Ms. Picciotto rails against what she says the White House stands for, decrying the "inconsistencies of the American government to people of other nations".
On this day, Ms. Picciotto, Spanish born but naturalized in 1964, sat atop a milk crate on a small space on the sidewalk. This has been her home ever since she decided to "demonstrate for a living" on - she remembers the exact date -- August 1, 1981.
"People must pressure their governments not to buy weapons any more. There is just too much misery being caused by these," said Ms Picciotto. "People everywhere in the world need better homes and jobs, but their governments are engaged in buying weapons to kill people," said Ms Picciotto.
Surviving the streets: Technically, Mr. and Mrs. Thomas, Ms. Picciotto and the others are considered vagrants. They dress in shabby clothing, and look no better than the "bag ladies" and "wingnuts" who live on the streets of Washington, D.C. The difference is that their goal is not just survival; rather, it is to convey their message to millions of people every year.
In the early days of their vigil, Ms. Picciotto spent her waking hours in front of the White House and her nights in Lafayette Park just across the street.
However, following a tightening of the rules, officers of the National Park Service, the agency in charge of Lafayette Park, drove the protesters from the White House entrance area to the fringe of the park grounds.
Additional restrictions were imposed.
Each person is now allowed a maximum of two signs, each of which cannot exceed six feet (1.8 metres) in height.
The protesters are not allowed to lie down as this is considered "camping", which is not allowed in the park. Instead, they sleep in a sitting position on milk crates, leaning against their signs.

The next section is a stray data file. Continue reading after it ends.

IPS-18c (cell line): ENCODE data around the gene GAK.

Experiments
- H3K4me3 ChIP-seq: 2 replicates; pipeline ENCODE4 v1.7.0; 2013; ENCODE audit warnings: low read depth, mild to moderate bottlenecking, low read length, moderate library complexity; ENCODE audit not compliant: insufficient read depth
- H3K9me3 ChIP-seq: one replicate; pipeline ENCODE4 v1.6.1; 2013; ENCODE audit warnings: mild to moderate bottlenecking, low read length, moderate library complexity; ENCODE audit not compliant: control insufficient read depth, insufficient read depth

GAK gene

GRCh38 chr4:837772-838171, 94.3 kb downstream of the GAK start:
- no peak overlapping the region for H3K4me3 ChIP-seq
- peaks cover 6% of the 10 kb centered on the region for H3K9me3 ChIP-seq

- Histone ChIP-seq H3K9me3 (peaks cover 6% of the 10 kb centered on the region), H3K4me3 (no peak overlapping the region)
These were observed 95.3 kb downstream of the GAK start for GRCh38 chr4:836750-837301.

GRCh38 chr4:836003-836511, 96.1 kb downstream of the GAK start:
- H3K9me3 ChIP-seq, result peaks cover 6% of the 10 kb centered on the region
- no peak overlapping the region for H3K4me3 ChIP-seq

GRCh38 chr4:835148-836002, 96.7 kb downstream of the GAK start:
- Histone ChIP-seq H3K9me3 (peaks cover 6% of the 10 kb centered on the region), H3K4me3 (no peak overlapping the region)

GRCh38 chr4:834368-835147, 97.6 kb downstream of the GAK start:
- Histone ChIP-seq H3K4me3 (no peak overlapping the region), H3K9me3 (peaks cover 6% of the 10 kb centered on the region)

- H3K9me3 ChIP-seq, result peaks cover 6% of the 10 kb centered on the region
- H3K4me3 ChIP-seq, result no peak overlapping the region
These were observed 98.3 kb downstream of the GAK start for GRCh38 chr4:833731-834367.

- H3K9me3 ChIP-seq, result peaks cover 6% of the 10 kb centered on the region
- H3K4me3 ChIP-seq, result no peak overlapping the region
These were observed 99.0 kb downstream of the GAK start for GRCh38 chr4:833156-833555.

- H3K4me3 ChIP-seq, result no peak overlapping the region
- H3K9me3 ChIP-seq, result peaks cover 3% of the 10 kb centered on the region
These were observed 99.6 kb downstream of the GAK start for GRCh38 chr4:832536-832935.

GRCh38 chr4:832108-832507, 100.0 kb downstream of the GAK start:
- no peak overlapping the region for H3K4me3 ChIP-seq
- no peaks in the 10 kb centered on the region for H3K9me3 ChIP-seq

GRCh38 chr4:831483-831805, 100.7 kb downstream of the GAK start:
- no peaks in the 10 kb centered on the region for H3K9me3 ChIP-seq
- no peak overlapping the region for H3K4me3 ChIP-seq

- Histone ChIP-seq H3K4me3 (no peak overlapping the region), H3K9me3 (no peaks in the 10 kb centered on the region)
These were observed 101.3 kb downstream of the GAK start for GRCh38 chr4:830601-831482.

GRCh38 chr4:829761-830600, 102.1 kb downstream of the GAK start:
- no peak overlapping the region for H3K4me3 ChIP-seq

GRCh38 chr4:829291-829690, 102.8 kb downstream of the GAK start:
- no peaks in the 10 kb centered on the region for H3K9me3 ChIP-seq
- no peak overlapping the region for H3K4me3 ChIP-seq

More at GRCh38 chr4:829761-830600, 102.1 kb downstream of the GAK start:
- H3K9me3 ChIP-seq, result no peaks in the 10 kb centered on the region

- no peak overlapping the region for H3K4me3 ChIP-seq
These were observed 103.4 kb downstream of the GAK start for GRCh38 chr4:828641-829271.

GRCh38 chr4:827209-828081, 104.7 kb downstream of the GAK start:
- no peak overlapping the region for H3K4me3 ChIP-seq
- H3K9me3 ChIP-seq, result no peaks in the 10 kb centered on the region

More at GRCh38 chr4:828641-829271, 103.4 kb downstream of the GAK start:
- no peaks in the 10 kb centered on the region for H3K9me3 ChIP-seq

Ms. Picciotto abandons her post only when she needs to bathe at a shelter for the homeless or use the toilet at a fast-food outlet nearby. She arranges for a sympathetic volunteer to guard the site when she needs to go to the toilet.
Like Mrs Thomas, she eats and drinks very little so that she will not have to use the toilet often.
Winter is an especially hard time for the vigil-keepers. To keep warm, they pace up and down the sidewalk, Ms. Picciotto explained.
The protesters do not ask for money per se, but small change from passers-by go to printing more antinuclear literature.
To express her gratitude, Ms Picciotto's gives "peace rocks" to those who donate to the cause, a white dove painted on each. Mrs. Thomas hands out documents on nuclear and other genocidal weapons, global arms sales, environmental pollution and human rights abuses.
Mr. and Mrs. Thomas receive leftover baked goods from a local bakery, four days a week. Once a week, activist friends deliver restaurant food to them that would have otherwise been thrown away.
In the winter some of these same friends provide "blankets by the truckload". Those they don't need they give away.
This is a common theme among many of the protesters, surviving on as little as possible, and then sharing what is left over -- the "wealth of the poor", it could be said -- with others.
"The bread, for example, we give to a women's shelter, keeping just a little for ourselves. If we get really hungry for veggies or fruit, there's a grocery store nearby that throws away nearly perfect produce. It seems a shame to allow such abundance to be wasted!"